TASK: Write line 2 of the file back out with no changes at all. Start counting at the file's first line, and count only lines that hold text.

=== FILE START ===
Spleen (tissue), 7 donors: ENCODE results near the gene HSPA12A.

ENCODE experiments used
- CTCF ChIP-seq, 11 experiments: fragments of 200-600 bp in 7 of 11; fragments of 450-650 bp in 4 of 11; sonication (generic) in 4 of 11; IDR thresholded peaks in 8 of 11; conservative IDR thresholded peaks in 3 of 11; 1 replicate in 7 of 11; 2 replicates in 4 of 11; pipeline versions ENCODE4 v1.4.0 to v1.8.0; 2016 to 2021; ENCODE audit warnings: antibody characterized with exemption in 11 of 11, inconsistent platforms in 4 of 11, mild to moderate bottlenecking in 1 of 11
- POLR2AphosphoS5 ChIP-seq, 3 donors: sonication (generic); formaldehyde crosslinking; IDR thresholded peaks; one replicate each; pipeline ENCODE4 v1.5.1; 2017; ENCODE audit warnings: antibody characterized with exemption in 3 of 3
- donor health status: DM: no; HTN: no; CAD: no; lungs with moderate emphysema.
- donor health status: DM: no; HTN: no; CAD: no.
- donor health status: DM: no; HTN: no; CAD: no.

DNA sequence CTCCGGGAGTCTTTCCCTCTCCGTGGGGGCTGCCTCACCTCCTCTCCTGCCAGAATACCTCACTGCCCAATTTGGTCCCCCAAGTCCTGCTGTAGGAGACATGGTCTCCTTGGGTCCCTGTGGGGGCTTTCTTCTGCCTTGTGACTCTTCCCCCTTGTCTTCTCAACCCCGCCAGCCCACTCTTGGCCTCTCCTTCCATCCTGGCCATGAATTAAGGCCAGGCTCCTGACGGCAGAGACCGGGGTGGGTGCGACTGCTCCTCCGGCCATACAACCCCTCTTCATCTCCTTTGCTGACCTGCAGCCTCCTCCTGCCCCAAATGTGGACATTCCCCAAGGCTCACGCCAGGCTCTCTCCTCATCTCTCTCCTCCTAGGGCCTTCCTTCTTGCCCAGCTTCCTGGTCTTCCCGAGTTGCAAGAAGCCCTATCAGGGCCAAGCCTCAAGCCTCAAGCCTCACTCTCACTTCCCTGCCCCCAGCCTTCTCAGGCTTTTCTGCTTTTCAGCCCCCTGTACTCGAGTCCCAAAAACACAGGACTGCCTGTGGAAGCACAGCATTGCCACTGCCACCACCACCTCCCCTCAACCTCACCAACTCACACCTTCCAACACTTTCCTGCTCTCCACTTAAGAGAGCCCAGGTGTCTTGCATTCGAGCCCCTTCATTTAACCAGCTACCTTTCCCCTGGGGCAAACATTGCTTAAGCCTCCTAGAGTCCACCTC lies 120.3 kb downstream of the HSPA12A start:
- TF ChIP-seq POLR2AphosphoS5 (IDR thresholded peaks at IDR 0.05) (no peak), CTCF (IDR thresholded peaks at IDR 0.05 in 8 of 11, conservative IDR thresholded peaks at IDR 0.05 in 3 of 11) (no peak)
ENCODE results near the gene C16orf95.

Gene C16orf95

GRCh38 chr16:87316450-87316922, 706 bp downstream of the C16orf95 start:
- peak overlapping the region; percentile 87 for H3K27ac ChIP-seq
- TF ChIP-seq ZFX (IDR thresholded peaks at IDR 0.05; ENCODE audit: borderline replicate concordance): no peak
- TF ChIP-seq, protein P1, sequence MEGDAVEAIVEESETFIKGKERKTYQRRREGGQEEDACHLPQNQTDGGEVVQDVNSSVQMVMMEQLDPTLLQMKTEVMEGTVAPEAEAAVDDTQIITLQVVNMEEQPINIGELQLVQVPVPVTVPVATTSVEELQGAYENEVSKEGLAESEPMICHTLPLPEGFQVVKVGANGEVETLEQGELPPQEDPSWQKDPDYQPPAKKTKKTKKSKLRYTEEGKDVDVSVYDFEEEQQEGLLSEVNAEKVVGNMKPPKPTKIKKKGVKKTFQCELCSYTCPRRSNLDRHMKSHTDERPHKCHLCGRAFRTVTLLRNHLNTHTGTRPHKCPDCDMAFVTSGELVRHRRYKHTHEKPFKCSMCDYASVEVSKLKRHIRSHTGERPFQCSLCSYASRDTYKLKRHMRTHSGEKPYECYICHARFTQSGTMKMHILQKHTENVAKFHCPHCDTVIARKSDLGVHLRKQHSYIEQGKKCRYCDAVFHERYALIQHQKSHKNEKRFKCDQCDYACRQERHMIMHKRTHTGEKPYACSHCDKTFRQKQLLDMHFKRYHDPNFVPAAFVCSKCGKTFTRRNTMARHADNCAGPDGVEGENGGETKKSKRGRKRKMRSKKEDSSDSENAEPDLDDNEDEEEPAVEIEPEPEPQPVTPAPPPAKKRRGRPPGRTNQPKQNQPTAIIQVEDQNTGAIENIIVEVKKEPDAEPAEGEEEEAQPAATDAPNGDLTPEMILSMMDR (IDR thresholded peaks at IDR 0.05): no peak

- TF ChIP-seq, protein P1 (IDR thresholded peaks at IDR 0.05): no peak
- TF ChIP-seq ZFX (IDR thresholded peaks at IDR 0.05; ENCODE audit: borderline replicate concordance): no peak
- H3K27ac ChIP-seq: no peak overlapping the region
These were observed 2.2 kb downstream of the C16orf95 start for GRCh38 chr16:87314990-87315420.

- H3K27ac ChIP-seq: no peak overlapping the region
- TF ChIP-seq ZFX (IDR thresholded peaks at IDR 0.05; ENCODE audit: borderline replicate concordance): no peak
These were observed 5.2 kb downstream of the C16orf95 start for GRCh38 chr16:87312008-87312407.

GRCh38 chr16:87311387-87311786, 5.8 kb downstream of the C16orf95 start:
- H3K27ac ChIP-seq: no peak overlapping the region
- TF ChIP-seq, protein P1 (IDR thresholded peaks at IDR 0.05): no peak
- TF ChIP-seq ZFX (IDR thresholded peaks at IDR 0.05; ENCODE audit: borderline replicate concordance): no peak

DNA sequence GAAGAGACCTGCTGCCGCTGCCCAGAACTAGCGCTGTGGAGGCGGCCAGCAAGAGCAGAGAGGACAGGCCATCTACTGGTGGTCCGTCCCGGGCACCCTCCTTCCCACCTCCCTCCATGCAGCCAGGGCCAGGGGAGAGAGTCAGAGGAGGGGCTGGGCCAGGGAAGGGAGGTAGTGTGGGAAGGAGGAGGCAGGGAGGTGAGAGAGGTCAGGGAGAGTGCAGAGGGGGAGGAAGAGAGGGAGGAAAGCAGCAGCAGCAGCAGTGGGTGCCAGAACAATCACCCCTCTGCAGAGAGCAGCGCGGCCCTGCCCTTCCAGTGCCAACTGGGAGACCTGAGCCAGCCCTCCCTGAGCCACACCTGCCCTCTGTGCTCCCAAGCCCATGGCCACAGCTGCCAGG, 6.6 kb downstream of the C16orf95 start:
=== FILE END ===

ENCODE experiments used